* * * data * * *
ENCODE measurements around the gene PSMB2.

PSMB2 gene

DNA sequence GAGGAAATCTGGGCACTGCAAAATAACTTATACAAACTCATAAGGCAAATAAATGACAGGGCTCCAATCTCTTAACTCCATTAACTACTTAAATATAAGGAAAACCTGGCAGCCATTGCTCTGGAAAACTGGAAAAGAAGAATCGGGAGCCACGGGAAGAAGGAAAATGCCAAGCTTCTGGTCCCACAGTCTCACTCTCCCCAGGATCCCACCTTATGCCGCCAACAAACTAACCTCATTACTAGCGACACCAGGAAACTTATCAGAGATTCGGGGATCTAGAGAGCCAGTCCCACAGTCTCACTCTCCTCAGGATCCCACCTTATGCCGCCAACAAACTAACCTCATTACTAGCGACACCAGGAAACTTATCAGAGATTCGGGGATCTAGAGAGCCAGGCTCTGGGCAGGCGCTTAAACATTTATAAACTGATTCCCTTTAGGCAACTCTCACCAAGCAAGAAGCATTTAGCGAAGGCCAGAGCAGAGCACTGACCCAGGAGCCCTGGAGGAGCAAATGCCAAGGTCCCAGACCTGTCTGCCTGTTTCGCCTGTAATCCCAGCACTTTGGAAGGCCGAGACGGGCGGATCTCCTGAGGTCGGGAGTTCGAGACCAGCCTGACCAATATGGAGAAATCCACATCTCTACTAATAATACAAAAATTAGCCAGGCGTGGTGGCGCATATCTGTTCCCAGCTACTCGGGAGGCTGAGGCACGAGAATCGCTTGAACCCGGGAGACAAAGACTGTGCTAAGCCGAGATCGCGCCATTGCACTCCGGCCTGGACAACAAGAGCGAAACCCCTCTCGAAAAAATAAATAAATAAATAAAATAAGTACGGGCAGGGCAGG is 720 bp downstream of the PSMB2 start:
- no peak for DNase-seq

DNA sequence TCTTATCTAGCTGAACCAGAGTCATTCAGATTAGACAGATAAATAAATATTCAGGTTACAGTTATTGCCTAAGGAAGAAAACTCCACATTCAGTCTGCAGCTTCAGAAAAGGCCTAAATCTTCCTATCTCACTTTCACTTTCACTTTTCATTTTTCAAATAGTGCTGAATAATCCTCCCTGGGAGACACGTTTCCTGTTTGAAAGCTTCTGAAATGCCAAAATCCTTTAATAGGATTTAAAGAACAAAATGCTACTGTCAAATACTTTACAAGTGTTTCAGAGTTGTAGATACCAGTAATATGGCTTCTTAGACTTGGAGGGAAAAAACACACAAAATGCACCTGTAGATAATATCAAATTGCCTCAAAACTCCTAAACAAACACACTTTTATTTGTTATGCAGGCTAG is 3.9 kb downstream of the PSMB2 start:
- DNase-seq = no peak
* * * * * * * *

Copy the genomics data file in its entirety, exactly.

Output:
ENCODE measurements around the gene PSMB2.

PSMB2 gene

DNA sequence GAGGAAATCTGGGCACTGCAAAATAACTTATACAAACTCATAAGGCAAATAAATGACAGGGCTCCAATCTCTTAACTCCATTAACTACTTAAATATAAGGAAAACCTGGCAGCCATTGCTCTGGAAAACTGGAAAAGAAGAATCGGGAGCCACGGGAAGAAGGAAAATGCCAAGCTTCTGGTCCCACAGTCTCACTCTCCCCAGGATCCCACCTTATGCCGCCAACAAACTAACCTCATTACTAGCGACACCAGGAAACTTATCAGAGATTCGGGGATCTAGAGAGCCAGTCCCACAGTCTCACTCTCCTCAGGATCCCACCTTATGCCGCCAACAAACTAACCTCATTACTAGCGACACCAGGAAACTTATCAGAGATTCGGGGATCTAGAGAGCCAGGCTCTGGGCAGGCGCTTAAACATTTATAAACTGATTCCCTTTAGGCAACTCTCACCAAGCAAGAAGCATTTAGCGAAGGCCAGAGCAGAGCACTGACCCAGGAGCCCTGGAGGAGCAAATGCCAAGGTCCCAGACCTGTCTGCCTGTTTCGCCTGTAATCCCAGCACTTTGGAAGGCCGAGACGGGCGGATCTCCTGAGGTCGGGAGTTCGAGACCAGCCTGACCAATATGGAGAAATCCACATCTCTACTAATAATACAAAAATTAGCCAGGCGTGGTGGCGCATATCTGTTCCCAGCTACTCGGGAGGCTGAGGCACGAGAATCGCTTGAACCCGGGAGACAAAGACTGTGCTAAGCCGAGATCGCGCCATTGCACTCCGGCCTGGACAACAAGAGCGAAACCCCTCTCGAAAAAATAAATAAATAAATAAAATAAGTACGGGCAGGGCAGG is 720 bp downstream of the PSMB2 start:
- no peak for DNase-seq

DNA sequence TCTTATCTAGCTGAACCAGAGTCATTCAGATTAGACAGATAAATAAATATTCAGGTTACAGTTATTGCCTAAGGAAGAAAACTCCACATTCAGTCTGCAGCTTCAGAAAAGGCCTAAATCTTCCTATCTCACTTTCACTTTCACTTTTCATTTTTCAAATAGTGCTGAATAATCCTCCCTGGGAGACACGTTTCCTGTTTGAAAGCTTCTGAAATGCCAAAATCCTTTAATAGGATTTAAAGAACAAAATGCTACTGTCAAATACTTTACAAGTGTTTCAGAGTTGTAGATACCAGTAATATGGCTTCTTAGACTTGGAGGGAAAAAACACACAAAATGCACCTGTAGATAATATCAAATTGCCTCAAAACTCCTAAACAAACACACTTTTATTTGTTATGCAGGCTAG is 3.9 kb downstream of the PSMB2 start:
- DNase-seq = no peak